Choosing the best nutritional options for your breakfast program can be tricky so that’s why we’re here to help! This month we are focusing on consuming whole fruits and vegetables rather than juice since they offer many more nutritional benefits than its counterpart, often containing added sugar.
On top of this, juiced fruit is:
- Not a whole food: in juice, the fruit structure has changed and chewing is not needed. Chewing is an important part of the digestive process leading to feeling full.
- Higher Consumption and Increased Sugar Intake: Did you know a cup of juice contains the same amount of sugar as a cup of soda?! Because juice is so concentrated you end up with a surprising high amount of both natural and typically sugars. Without the fibre of the whole fruit to help us feel full and help our body to balance blood sugar levels, we are left with a huge energy crash not long after drinking juice. Blood sugar spikes and crashes can negatively impact our body’s natural ability to know when it is truly hungry or full, which can often lead to overeating.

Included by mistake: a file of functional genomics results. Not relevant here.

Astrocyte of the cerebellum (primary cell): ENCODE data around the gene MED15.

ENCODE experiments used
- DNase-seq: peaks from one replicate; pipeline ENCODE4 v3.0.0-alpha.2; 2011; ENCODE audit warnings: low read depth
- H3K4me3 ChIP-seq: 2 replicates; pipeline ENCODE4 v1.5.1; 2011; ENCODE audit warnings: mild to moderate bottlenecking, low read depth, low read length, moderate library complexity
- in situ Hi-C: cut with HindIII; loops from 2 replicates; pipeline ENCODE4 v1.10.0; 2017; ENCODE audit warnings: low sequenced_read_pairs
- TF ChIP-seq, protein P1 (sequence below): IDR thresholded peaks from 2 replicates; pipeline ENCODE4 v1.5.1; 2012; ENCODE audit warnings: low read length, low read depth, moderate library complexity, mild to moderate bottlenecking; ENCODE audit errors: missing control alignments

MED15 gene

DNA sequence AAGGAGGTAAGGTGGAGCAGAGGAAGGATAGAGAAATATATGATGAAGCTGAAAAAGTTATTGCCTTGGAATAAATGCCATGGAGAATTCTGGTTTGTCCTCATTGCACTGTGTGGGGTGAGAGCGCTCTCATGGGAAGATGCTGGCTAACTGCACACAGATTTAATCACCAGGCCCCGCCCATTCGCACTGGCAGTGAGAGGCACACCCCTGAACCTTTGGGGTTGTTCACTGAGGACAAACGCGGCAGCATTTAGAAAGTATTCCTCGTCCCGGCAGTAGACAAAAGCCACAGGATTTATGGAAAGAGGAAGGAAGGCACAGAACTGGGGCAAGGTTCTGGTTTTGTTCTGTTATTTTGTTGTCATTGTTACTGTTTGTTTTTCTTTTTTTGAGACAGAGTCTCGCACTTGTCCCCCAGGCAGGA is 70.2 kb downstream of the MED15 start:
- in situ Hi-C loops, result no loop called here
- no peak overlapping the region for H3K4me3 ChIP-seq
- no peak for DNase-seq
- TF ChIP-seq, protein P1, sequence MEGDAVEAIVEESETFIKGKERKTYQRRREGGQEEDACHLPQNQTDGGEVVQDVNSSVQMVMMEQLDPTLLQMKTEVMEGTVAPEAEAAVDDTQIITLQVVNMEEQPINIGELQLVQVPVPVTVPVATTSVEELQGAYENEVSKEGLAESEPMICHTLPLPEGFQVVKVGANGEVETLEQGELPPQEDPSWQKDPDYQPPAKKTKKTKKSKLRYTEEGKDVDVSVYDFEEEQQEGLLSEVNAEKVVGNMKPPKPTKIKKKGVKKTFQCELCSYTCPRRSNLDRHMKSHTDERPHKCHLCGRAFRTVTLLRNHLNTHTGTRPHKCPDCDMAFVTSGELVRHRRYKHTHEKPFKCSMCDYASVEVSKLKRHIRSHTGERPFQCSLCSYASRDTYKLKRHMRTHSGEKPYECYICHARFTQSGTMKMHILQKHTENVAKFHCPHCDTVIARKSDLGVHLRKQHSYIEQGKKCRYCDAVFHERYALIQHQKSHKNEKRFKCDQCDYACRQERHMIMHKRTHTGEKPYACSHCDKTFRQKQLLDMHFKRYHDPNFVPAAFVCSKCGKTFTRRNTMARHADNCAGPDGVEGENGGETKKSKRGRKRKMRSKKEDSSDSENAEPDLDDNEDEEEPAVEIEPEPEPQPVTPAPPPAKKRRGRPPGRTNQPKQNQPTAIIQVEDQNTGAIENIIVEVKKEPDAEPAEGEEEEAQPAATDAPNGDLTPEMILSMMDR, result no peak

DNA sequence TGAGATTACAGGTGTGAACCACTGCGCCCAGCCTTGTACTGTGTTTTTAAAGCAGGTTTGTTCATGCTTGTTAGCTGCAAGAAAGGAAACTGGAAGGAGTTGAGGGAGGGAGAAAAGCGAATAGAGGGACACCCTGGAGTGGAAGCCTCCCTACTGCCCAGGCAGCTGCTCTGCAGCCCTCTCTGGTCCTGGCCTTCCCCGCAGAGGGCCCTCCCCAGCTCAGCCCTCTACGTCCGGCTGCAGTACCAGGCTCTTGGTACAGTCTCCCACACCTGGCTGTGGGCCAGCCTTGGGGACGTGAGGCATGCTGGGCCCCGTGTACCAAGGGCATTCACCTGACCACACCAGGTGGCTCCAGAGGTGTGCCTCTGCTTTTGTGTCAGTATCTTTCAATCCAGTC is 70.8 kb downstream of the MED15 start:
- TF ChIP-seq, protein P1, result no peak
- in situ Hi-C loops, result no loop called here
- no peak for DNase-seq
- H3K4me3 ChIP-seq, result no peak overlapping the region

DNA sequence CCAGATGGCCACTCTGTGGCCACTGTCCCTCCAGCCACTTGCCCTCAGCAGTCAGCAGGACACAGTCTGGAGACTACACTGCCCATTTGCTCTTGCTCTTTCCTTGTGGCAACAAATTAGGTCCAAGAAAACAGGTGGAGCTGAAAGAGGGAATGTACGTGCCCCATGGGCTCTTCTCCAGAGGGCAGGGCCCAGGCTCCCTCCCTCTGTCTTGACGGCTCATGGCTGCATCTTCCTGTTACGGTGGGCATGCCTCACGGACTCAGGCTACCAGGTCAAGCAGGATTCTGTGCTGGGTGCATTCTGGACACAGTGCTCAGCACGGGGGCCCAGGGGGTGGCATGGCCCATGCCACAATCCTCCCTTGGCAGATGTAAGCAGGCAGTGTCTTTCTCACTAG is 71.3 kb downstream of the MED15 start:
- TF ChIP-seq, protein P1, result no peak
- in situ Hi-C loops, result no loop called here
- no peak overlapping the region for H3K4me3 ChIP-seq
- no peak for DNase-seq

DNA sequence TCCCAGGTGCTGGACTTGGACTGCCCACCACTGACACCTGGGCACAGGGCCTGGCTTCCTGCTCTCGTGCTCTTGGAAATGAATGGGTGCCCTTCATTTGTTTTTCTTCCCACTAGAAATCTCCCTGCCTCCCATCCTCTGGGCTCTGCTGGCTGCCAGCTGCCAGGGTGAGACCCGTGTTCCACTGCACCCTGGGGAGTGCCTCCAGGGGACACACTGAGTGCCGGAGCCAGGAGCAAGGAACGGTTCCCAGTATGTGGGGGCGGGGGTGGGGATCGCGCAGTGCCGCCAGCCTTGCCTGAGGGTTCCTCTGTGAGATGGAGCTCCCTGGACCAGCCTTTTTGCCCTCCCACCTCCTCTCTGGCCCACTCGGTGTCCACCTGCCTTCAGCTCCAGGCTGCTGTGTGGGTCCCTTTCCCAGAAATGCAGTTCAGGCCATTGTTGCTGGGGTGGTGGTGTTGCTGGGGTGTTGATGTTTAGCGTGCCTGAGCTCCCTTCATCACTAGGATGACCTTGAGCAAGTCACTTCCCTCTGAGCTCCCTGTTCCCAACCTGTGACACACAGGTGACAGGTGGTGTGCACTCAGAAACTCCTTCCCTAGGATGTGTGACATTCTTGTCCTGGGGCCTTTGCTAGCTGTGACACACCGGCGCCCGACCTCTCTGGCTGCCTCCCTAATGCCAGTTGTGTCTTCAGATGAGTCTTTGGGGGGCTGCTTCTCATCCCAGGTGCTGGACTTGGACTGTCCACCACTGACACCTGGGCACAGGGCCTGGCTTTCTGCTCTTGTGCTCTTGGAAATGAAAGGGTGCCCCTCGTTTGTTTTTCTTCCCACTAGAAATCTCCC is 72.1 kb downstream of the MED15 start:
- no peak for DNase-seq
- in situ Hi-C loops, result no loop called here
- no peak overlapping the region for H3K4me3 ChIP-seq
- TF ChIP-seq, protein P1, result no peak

- Reduced Fibre: The skin and pulp of a whole fruit are viable sources of daily fibre, which are often removed during the juicing process. This reduces the nutritional value of the juice significantly, compared to whole fruit.
So while serving juice at your morning breakfast program is sometimes tempting, we encourage you to consider whole fruits as the more viable option! If fresh fruit is not as easy to access in your community, then frozen fruit is a great alternative and goes great in a morning smoothie! Canned fruit packed in water is another good option for when fresh fruit is not available (careful of added sugars here).
And as always, we are here to help if you have any nutrition questions or would like to brainstorm how to spice up your morning menu!